RBA holds interest rate at record low 0.1 per cent at March 2021 meeting

RBA holds interest rate at record low 0.1 per cent at March 2021 meeting
RBA holds interest rate at record low 0.1 per cent at March 2021 meeting

Despite the pressure of soaring property prices, the RBA have decided to keep the official cash rate on hold at the March 2021 meeting.

In his meeting minutes, RBA Governor Philip Lowe said that lending rates for most borrowers are at record lows and housing prices across Australia have increased recently.

"Housing credit growth to owner-occupiers has picked up, but investor and business credit growth remain weak," Lowe said.

"Lending standards remain sound and it is important that they remain so in an environment of rising housing prices and low interest rates."

Canstar’s group executive of financial services Steve Mickenbecker said the Reserve Bank looks likely to find itself under property price pressure a lot sooner than it had expected.

“The Reserve Bank doesn’t expect to raise the cash rate for three years or more, but unless property prices can be slowed it will have to start looking for some way to apply the brakes," Mickenbecker said.

"First home buyers and new construction are leading the charge for property buying rather than investors, so the Reserve Bank can’t enlist APRA to target investors with lending caps as it has done previously.”

Mickenbecker said it is the perfect storm for house prices.

"On the supply side, new listings through 2020 were well below the four preceding years and total listings now are also down as stock is absorbed before or as soon as properties hit the market. Owners are loath to put a house on the market even at high current prices, fearing they will miss the boat getting back in.

Should lending be looked at?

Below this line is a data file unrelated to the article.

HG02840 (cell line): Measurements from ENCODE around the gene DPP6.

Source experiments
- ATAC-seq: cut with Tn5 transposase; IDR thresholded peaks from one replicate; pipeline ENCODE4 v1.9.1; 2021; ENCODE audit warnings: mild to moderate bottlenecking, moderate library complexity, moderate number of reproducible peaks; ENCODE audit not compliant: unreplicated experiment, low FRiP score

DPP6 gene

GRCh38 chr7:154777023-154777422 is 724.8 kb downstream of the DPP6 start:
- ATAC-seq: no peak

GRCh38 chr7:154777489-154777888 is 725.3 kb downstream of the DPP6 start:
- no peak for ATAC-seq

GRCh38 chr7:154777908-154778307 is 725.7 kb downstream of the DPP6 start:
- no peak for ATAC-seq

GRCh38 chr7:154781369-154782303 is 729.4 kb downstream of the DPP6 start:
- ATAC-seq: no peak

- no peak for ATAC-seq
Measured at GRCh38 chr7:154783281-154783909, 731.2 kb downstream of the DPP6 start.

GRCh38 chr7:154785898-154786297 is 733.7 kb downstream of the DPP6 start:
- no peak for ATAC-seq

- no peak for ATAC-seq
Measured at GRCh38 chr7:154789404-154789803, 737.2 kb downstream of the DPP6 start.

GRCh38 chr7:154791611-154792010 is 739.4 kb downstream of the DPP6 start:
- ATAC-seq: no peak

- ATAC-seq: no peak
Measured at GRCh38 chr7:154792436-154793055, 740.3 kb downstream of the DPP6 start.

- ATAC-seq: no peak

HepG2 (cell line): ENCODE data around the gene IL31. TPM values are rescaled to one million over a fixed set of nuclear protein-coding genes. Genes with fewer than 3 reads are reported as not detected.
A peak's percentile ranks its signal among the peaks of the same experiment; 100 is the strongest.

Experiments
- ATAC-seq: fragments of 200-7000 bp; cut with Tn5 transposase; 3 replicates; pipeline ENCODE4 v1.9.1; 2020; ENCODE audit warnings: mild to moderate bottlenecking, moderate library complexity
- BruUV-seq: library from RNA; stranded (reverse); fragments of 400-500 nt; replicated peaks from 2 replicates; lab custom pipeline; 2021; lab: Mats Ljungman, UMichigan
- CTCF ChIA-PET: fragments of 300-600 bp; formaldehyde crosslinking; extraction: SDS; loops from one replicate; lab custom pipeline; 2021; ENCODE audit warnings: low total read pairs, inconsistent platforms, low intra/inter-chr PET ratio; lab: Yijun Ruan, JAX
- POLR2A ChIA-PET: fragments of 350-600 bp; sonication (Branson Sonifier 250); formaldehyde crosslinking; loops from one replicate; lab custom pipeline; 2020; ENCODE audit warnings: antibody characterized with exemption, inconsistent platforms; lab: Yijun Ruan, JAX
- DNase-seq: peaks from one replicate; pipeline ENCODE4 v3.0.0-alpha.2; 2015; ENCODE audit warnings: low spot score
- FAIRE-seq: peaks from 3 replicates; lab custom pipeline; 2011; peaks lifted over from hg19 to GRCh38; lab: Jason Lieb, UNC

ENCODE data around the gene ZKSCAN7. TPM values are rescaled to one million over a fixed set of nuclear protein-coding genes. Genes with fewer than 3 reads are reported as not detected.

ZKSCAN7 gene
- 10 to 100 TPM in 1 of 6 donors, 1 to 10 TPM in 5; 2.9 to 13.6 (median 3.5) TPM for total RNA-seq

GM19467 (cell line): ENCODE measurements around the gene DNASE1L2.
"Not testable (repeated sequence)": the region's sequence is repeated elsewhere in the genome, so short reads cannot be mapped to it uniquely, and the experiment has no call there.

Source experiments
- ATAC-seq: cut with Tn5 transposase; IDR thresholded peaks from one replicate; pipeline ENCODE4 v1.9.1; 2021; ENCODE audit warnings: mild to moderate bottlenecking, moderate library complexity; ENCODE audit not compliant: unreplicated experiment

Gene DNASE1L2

Analysis of owner-occupier rates from RateCity.com.au and property prices from CoreLogic show mortgage repayments are $140 less a month for the average new home buyer than in the previous housing peak of October 2017.

This is because the average owner-occupier interest rate has dropped by 1.42 per cent in this time, according to the RateCity.com.au database.

RateCity.com.au research director Sally Tindall said that while the RBA is unlikely to raise rates to keep a lid on the market this year, the regulator could respond by putting caps on risky lending for some borrowers.

finder.com.au's monthly RBA Cash Rate Survey found that a little over half of respondents agree that the removal of responsible lending regulations could lead to an unstable level of household debt across the country.

Peter Boehm of CLSA Premium said, “When interest rates start to rise, it is possible a mortgage arrears time bomb will be released.”

On the other side of the argument, 45% of experts argue that the current regulations in place are too onerous and are hurting both borrower and lender.

Rich Harvey of Propertybuyer said those with the ability to borrow sustainably and with good employment history and serviceability should be able to borrow.  

“Stronger borrowers create a stronger economy as they help inject investment into other sectors of economy,” Harvey said.

Nicholas Gruen of Lateral Economics said it's a real hardship for some older Australians who are income poor but asset rich.

“The regulations are pretty silly now, requiring lenders to turn down plenty of viable lending,” Gruen said.
 

Joel Robinson

Joel Robinson

Joel Robinson is a property journalist based in Sydney. Joel has been writing about the residential real estate market for the last five years, specializing in market trends and the economics and finance behind buying and selling real estate.

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